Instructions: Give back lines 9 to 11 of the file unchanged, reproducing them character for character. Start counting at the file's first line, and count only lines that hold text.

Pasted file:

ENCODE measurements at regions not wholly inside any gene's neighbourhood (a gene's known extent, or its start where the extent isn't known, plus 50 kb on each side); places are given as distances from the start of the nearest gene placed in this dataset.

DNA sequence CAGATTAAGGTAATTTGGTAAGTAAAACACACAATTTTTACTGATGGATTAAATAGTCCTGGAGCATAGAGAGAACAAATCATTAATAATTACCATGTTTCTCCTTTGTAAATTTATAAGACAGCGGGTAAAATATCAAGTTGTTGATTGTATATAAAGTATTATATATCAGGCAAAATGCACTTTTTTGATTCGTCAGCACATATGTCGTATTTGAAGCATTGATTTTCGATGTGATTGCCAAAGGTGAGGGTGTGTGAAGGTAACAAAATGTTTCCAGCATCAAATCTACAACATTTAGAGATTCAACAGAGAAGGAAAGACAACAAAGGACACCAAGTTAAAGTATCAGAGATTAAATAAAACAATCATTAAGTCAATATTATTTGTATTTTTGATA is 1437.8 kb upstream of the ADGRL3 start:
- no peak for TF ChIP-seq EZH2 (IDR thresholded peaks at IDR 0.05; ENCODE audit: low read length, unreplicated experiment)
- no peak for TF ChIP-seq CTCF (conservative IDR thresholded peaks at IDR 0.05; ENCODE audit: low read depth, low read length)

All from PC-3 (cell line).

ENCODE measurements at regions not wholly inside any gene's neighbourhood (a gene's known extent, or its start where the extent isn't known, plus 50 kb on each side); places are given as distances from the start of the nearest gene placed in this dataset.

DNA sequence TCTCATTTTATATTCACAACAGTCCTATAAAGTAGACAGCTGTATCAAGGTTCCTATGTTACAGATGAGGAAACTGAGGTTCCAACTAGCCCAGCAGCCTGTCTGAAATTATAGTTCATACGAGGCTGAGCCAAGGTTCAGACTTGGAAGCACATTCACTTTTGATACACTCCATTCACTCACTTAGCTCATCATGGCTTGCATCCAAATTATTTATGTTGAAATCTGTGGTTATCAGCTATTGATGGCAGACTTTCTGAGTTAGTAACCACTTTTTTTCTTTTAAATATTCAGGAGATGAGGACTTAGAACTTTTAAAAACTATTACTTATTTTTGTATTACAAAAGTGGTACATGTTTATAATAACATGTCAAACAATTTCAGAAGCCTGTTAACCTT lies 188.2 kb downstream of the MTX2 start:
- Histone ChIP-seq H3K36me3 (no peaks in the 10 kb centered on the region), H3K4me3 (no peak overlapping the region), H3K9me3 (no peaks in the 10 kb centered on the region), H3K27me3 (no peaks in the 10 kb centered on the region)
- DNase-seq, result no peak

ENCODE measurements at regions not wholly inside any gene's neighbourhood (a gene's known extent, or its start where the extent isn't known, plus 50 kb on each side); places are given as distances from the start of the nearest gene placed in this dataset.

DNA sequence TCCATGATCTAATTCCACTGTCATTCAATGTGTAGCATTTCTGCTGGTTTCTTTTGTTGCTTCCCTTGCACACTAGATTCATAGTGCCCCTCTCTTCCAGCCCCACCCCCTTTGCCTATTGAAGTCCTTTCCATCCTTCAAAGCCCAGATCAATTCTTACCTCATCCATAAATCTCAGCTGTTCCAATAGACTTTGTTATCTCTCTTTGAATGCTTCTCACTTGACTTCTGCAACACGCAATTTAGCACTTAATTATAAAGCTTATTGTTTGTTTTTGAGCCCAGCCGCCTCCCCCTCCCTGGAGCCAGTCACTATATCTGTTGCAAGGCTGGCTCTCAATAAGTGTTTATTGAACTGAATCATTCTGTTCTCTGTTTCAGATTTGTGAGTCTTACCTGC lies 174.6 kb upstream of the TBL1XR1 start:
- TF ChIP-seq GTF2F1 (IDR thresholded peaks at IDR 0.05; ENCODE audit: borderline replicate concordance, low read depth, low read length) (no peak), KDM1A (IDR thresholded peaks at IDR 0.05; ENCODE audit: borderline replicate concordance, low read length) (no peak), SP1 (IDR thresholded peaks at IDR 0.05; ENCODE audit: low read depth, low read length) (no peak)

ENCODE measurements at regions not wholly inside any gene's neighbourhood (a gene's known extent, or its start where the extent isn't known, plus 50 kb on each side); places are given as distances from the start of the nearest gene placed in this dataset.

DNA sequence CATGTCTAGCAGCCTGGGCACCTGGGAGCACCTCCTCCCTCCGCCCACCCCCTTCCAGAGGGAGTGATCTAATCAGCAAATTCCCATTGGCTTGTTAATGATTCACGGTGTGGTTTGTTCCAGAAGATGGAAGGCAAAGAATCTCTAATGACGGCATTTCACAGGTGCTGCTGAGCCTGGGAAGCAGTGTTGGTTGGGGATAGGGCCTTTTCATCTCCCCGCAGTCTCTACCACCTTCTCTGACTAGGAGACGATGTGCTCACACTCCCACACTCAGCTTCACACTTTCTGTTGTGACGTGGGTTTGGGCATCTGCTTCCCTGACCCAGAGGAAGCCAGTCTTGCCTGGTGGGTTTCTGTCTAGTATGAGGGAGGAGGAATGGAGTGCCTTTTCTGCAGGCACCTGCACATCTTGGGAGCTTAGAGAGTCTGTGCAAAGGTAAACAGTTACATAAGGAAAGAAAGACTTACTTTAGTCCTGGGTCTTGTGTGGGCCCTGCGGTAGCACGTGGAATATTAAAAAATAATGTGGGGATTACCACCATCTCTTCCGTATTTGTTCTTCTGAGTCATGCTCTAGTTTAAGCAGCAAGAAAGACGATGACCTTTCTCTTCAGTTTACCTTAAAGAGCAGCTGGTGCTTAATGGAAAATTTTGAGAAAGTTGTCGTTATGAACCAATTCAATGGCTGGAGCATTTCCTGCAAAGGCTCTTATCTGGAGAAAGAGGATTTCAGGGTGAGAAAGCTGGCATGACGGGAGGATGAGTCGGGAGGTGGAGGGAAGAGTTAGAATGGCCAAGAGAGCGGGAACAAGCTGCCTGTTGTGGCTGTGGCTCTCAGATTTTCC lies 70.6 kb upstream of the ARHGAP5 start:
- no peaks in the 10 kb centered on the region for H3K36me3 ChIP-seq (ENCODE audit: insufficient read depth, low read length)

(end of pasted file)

- DNase-seq, result no peak

ENCODE measurements at regions not wholly inside any gene's neighbourhood (a gene's known extent, or its start where the extent isn't known, plus 50 kb on each side); places are given as distances from the start of the nearest gene placed in this dataset.

DNA sequence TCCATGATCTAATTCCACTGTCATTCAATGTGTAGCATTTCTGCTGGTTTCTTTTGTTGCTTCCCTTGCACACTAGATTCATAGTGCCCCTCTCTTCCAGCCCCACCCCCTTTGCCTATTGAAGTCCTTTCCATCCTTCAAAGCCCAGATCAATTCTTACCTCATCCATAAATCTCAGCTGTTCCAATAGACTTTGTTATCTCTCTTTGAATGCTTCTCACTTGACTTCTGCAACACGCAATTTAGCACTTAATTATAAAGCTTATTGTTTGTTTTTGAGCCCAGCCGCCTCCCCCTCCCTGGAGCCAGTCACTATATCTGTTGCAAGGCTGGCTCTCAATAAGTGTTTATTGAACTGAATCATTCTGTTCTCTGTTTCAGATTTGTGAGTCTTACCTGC lies 174.6 kb upstream of the TBL1XR1 start: